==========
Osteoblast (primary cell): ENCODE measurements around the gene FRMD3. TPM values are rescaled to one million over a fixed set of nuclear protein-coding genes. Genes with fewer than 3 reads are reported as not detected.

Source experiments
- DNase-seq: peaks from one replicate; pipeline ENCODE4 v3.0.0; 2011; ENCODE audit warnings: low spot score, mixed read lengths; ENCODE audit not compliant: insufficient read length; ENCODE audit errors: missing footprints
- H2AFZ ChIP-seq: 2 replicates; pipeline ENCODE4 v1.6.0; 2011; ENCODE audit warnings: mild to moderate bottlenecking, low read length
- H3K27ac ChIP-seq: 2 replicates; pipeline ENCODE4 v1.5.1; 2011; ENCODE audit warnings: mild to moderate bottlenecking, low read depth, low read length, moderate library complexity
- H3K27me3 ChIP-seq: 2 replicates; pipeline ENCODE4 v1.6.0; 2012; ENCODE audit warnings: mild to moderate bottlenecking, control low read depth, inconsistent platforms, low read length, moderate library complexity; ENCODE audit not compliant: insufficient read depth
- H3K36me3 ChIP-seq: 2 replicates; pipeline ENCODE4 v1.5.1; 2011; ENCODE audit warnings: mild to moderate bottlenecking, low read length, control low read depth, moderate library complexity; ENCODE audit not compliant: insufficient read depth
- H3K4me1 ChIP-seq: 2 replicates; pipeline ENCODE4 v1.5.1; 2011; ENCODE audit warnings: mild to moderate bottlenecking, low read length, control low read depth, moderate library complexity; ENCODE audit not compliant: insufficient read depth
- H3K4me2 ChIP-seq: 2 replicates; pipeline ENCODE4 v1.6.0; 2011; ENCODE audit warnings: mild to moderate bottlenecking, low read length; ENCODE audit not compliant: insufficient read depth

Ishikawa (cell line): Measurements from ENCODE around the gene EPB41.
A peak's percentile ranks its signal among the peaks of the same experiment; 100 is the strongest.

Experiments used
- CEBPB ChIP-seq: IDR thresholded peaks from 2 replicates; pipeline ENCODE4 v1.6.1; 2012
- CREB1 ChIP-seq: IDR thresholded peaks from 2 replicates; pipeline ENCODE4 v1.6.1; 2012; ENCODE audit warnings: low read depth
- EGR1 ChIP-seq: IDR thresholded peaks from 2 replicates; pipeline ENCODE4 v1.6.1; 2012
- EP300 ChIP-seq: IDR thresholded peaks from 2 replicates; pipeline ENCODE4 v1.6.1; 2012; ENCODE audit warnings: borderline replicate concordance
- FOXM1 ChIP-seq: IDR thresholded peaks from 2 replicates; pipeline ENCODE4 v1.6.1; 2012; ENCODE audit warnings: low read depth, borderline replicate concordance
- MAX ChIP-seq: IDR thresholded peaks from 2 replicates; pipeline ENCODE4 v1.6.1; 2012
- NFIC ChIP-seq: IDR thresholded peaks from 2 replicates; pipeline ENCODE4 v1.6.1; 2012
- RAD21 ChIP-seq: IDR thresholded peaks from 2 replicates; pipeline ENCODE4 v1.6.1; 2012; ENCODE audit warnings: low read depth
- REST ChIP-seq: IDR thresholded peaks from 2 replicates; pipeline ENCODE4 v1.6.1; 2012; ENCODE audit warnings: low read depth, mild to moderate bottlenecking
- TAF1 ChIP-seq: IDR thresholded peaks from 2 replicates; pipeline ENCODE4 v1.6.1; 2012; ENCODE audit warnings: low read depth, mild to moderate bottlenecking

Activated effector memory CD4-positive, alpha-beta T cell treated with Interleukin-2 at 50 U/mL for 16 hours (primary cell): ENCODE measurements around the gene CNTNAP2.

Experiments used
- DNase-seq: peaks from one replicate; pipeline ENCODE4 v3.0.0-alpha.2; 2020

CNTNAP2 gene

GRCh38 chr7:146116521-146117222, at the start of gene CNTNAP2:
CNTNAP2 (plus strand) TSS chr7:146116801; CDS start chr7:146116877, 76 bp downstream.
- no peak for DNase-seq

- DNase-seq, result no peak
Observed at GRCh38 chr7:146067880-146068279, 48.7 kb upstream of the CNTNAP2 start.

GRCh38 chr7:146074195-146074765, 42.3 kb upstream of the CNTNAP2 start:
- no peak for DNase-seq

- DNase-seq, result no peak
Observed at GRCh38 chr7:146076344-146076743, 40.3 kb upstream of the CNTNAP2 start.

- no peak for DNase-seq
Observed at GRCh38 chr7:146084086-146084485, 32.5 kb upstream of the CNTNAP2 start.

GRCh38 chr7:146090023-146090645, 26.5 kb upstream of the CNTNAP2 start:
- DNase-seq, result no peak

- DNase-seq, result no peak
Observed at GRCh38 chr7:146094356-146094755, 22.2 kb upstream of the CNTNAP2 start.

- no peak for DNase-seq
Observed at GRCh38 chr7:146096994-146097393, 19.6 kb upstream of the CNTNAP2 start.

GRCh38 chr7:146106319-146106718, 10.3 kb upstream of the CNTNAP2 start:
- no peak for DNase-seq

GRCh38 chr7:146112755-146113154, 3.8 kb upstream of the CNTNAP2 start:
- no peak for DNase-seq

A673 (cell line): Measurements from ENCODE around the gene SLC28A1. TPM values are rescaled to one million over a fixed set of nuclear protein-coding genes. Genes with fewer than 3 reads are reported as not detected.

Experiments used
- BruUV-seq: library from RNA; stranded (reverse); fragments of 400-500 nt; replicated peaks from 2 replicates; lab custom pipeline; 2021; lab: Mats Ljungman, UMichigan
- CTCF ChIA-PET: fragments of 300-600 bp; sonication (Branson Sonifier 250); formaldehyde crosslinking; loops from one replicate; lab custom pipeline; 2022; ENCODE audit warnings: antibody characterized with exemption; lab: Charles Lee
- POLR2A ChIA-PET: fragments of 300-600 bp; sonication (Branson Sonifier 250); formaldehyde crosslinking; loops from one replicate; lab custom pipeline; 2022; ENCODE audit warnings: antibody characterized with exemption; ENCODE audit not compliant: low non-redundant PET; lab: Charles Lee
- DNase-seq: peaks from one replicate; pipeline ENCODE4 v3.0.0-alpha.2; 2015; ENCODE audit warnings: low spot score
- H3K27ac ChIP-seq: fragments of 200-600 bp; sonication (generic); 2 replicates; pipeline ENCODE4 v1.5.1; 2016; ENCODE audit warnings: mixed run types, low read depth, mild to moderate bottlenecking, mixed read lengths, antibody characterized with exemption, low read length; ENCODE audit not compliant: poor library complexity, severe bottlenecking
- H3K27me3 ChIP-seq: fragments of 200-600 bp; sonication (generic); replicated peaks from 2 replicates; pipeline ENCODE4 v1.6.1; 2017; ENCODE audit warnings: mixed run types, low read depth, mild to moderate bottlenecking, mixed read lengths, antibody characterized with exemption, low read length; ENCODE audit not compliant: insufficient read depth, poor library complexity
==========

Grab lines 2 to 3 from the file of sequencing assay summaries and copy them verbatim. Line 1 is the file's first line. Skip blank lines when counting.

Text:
Source experiments
- DNase-seq: peaks from one replicate; pipeline ENCODE4 v3.0.0; 2011; ENCODE audit warnings: low spot score, mixed read lengths; ENCODE audit not compliant: insufficient read length; ENCODE audit errors: missing footprints